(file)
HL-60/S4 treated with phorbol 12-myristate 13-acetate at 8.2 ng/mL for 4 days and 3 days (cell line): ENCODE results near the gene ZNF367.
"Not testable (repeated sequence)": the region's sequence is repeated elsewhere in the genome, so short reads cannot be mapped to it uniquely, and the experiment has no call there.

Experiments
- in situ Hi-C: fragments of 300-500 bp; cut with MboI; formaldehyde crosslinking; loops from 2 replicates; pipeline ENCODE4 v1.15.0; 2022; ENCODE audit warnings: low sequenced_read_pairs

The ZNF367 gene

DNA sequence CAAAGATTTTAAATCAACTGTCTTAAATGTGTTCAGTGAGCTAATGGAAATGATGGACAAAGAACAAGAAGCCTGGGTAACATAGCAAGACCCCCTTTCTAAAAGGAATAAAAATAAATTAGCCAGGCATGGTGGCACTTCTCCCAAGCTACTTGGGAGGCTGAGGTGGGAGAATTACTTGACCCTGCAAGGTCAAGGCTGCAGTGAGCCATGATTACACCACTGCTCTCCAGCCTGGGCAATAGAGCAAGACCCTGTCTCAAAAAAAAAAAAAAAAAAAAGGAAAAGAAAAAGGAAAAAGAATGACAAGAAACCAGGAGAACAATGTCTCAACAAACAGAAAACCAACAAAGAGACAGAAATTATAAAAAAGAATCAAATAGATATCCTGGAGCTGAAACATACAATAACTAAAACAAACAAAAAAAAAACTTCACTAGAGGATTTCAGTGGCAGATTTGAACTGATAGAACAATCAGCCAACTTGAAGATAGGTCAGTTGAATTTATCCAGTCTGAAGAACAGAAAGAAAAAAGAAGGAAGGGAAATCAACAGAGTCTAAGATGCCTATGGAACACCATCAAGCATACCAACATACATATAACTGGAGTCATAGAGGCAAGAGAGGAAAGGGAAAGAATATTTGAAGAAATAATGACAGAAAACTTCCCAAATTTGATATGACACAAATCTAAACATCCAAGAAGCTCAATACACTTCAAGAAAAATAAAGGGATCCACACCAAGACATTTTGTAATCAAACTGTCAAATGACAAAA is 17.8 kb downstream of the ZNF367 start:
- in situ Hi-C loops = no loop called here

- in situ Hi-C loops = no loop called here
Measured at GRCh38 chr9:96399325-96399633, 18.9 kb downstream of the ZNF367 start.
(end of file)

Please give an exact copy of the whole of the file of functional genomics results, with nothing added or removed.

HL-60/S4 treated with phorbol 12-myristate 13-acetate at 8.2 ng/mL for 4 days and 3 days (cell line): ENCODE results near the gene ZNF367.
"Not testable (repeated sequence)": the region's sequence is repeated elsewhere in the genome, so short reads cannot be mapped to it uniquely, and the experiment has no call there.

Experiments
- in situ Hi-C: fragments of 300-500 bp; cut with MboI; formaldehyde crosslinking; loops from 2 replicates; pipeline ENCODE4 v1.15.0; 2022; ENCODE audit warnings: low sequenced_read_pairs

The ZNF367 gene

DNA sequence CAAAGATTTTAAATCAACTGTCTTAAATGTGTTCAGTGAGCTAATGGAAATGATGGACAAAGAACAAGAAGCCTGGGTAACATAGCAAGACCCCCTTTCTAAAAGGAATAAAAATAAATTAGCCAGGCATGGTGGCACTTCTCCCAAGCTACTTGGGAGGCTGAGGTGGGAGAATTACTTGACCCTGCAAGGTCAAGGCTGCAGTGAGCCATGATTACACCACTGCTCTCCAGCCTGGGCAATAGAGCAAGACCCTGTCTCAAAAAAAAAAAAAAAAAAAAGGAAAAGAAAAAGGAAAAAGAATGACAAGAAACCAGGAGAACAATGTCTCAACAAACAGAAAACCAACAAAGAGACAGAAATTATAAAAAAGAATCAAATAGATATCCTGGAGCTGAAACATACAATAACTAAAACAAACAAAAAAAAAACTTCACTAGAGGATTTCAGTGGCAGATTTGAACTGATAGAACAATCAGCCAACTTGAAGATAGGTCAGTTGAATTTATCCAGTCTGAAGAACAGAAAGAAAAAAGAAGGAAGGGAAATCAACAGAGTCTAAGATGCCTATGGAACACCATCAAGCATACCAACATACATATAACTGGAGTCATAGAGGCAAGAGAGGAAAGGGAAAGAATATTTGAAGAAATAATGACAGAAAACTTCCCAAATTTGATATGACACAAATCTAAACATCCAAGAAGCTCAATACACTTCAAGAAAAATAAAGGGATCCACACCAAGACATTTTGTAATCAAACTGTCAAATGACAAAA is 17.8 kb downstream of the ZNF367 start:
- in situ Hi-C loops = no loop called here

- in situ Hi-C loops = no loop called here
Measured at GRCh38 chr9:96399325-96399633, 18.9 kb downstream of the ZNF367 start.